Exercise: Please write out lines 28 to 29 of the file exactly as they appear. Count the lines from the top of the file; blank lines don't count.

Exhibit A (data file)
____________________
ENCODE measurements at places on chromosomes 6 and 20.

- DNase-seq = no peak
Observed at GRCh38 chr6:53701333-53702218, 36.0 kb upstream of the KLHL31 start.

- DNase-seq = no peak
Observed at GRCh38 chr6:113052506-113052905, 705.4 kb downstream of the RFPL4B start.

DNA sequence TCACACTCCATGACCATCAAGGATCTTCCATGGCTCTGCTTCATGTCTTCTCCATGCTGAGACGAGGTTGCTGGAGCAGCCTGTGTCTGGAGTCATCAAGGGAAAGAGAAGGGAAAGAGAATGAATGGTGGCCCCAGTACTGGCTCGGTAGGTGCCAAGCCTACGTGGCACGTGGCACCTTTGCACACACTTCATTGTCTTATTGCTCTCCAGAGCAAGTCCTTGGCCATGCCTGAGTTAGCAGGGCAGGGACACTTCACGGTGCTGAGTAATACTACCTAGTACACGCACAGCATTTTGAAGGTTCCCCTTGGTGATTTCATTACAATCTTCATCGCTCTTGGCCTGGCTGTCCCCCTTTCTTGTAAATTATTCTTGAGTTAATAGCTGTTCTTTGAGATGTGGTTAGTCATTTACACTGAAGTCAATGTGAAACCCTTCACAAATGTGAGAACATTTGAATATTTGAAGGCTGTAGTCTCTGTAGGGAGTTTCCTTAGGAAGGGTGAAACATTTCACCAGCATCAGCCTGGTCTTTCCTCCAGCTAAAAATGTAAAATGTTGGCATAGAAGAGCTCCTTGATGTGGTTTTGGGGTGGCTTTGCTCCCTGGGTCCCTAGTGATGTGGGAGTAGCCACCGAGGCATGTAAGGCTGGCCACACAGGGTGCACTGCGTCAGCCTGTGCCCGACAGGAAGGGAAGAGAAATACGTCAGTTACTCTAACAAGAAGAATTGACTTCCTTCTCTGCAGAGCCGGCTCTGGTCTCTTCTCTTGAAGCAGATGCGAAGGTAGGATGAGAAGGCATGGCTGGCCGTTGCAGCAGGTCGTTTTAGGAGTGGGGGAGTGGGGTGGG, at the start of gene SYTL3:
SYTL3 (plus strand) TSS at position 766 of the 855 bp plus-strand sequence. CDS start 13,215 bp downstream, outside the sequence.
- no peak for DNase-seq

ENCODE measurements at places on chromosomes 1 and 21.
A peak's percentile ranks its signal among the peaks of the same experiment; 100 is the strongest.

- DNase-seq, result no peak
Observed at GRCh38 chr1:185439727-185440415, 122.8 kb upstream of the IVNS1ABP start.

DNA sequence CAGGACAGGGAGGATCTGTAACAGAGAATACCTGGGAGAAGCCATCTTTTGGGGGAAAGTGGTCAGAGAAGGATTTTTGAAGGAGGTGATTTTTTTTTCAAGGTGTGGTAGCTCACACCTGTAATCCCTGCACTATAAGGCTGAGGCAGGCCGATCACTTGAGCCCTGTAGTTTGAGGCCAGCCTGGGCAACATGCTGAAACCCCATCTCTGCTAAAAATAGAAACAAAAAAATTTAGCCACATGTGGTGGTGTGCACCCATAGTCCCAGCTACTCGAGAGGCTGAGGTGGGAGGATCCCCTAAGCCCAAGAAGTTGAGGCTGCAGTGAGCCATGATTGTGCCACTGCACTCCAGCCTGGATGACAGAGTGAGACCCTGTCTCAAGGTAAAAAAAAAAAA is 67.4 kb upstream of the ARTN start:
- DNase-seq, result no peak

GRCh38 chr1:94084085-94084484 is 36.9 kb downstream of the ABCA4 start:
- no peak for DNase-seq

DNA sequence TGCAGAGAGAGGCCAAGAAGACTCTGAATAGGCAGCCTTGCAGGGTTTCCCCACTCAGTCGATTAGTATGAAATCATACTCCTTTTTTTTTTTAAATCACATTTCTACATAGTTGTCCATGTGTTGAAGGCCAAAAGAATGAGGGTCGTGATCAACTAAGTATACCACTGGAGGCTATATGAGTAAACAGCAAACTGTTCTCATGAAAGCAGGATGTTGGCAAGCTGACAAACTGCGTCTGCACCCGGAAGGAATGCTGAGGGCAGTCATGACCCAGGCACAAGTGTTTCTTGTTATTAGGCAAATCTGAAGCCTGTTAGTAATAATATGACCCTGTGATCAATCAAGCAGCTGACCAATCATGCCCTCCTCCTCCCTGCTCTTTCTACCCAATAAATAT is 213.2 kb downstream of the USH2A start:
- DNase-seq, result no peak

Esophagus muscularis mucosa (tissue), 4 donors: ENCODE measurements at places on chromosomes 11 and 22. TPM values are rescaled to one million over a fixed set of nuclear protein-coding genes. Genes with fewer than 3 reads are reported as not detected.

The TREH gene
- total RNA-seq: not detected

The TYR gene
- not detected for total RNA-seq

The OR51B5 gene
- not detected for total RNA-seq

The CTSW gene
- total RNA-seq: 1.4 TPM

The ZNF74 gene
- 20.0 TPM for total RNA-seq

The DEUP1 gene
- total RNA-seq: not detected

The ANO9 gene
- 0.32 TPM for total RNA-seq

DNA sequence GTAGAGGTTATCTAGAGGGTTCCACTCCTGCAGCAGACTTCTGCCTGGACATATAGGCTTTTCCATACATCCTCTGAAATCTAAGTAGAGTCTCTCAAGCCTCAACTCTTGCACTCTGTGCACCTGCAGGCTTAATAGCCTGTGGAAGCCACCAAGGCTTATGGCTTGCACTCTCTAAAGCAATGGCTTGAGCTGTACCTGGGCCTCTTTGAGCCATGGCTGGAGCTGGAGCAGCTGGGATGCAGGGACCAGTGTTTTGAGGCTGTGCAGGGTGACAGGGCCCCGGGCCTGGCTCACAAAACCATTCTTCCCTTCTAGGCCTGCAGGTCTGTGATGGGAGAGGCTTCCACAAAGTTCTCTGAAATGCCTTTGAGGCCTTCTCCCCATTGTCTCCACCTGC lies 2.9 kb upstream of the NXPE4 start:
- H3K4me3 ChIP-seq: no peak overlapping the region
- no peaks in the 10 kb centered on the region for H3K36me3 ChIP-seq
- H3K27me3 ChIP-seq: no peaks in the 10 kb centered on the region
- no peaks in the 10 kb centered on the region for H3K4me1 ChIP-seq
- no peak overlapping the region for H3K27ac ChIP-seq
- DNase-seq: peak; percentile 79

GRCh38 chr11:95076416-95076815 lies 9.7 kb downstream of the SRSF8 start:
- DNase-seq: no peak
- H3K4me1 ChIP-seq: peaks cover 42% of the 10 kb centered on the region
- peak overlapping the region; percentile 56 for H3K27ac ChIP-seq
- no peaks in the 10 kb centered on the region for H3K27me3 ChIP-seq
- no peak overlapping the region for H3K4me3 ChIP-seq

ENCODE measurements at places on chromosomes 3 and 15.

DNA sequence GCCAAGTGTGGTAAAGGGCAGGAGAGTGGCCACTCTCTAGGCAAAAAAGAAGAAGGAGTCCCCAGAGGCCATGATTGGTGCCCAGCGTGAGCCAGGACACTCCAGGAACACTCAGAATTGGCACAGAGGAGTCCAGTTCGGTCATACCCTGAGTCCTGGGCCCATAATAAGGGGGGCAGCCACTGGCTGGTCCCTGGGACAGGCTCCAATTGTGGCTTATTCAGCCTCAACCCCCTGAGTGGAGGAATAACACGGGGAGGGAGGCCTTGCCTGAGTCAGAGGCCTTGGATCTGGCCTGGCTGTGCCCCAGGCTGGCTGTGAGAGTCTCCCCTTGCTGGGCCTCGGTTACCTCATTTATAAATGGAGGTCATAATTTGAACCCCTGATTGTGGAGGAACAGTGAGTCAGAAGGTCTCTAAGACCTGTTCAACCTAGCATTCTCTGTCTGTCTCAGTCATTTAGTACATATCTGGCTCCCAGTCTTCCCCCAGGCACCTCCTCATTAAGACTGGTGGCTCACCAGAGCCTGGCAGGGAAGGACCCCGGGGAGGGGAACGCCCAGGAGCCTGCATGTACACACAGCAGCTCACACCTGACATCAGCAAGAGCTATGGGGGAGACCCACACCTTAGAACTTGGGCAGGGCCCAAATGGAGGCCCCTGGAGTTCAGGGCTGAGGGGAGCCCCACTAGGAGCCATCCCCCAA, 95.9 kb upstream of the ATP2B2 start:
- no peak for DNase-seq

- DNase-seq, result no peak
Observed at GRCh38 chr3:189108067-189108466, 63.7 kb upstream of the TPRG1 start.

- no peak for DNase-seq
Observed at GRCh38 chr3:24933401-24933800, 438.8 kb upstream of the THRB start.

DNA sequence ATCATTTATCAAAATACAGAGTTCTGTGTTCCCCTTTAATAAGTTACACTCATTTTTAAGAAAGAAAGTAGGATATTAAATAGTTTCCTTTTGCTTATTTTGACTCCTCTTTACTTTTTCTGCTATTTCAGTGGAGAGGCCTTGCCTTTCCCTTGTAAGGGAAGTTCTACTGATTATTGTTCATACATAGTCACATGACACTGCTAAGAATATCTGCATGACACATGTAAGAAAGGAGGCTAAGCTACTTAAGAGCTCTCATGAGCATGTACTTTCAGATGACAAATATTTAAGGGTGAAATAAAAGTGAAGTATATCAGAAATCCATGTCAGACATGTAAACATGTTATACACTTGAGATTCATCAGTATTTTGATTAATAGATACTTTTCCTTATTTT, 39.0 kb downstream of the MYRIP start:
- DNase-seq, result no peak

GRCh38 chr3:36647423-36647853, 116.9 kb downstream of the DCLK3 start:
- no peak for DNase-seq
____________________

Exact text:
The ZNF74 gene
- 20.0 TPM for total RNA-seq